Blagojevich: “All of us in politics do it”

Blagojevich defense statement before Illinois State Senate indicts culture of corruption caused by Pay-to-Play politics in America

Common Cause calls for “Clean Government for Change” reform package

Gov. Rod Blagojevich’s closing argument to Illinois state senators in his impeachment trial today may have fallen flat, but his indictment of the current state of politics in America was heard around the world.

In explaining his pay-to-play statements caught by an FBI wiretap, Blagojevich said, “Those are conversations relating to the things all of us in politics do in order to run campaigns and try to win elections.”

“You guys are in politics,” he implored the senators. “You know what we have to do to go out and run elections.”

“The American people know too, and they want it stopped,” said Bob Edgar, president and CEO of Common Cause. “It is time to end pay-to-play politics in America and give people the government they deserve.

“Gov. Blagojevich’s statements provide a clear indictment of the current political system, in which our elected officials raise millions of dollars in campaign cash from special interests at the same time they are supposed to be making decisions in the public interest,” Edgar said.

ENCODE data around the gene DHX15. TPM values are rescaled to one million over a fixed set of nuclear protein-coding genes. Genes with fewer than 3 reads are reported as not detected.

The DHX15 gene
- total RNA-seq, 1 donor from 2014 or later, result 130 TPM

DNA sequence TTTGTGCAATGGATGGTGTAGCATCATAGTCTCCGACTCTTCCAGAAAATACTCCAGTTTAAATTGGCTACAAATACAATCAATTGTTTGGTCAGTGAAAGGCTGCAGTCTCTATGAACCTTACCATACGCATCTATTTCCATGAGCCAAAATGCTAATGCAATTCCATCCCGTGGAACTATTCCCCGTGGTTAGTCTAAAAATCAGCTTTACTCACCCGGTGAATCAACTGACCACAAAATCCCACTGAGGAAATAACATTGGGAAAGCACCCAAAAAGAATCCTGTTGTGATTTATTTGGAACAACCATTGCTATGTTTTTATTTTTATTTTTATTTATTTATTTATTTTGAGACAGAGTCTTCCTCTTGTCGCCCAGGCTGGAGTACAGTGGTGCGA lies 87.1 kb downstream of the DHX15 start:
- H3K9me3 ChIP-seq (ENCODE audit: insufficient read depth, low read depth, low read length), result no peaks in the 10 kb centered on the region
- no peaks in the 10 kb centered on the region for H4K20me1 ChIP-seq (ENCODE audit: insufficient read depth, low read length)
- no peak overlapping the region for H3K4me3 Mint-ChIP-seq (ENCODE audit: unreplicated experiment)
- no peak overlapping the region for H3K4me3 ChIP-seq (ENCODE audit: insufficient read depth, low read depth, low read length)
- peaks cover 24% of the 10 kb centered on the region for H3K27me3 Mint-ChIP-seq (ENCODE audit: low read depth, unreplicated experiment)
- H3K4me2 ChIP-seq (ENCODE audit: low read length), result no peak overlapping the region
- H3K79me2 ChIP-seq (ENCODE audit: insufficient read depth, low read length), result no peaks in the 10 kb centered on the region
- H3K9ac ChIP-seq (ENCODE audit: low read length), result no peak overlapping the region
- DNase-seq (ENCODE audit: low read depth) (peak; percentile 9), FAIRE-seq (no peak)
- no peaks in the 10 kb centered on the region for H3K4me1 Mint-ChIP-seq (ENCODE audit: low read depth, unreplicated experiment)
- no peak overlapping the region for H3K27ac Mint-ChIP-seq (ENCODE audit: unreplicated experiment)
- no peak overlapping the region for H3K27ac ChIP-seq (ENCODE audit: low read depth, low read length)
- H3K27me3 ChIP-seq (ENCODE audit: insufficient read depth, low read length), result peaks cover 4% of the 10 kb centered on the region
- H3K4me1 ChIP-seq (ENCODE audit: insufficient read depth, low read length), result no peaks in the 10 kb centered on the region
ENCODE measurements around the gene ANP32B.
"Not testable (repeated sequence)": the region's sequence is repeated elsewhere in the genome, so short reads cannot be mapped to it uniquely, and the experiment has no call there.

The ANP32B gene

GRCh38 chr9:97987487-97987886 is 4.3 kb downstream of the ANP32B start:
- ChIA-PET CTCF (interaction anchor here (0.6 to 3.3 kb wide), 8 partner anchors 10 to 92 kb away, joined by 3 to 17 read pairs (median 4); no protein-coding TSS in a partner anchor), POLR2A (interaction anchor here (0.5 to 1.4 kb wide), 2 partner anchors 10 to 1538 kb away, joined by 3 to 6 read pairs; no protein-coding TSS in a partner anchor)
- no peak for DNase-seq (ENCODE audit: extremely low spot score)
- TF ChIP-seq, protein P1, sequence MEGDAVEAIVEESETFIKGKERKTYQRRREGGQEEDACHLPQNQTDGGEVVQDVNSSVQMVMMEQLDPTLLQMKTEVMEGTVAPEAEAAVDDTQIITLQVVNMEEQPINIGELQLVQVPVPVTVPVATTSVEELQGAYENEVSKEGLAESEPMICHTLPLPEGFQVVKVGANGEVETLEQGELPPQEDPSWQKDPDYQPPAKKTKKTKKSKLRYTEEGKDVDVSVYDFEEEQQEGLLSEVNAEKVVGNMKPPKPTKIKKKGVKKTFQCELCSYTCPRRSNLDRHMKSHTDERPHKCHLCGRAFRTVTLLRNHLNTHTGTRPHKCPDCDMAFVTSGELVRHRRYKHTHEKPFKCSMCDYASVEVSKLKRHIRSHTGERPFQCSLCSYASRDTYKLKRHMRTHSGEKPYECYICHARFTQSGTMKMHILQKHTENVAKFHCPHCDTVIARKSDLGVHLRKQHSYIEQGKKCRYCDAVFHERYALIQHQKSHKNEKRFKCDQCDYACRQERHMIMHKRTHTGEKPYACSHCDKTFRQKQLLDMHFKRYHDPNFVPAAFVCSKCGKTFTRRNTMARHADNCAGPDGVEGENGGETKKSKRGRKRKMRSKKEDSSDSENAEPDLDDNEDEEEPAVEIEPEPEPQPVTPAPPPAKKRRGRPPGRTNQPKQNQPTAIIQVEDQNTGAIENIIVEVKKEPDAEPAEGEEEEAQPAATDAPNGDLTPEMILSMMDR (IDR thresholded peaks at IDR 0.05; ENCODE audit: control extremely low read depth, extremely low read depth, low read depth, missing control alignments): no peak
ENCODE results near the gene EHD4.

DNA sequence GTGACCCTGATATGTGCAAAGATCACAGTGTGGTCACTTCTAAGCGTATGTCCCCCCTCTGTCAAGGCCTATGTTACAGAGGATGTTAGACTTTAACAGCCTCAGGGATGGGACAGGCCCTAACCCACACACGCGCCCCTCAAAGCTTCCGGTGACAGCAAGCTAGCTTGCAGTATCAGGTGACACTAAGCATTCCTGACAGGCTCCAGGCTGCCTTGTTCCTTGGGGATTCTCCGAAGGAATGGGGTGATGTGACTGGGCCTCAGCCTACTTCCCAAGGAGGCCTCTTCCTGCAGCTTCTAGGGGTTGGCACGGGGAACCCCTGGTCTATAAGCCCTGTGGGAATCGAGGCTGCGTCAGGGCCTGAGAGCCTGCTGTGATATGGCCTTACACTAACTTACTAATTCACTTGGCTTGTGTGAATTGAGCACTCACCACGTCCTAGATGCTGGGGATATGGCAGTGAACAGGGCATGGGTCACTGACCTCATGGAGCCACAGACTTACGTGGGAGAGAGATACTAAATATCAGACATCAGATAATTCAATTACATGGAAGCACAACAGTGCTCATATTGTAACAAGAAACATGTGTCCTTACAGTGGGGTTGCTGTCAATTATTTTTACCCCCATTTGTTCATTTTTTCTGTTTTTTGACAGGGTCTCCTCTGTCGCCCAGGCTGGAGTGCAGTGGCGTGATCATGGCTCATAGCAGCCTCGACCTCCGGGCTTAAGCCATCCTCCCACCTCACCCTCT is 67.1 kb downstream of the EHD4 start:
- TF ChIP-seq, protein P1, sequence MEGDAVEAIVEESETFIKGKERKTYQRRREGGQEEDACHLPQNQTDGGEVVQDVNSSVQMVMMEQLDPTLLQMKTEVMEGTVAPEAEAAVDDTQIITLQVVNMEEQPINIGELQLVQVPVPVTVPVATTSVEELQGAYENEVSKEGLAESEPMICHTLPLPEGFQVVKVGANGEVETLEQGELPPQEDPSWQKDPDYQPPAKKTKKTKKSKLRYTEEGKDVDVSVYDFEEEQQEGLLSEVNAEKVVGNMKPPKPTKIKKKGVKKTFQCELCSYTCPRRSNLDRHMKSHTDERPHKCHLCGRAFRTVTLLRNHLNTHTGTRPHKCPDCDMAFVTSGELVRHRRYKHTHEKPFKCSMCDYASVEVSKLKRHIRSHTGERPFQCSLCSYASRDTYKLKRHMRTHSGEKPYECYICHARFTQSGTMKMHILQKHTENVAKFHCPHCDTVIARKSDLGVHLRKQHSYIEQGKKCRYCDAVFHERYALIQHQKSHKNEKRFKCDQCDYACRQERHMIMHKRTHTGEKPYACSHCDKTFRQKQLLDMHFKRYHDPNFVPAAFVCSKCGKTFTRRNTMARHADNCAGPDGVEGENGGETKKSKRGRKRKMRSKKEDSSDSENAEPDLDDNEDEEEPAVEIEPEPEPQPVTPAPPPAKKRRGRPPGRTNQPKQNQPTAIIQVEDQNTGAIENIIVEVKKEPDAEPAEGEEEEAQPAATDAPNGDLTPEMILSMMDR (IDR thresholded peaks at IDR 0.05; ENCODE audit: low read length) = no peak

“I bet there are a lot of members of Congress out there involved in the bailout and stimulus packages who are praying they’re not wiretapped,” Edgar said. “Even good people struggle in the current big-money system, which is rife with conflicts of interest. Blagojevich may be one bad apple, but the barrel itself is rotting.”

Common Cause has called on Congress and state legislatures to enact its Clean Government for Change reform package, which would:

  1. Ban lobbyist contributions, bundling and fundraising for members of Congress and the President;
  2. Adopt Connecticut-style pay-to-play laws at the state level, to ban campaign contributions and fundraising by lobbyists and government contractors;
  3. Create a new campaign finance system that enables candidates who swear off special interest money to run vigorous campaigns on a blend of small private contributions and public funds.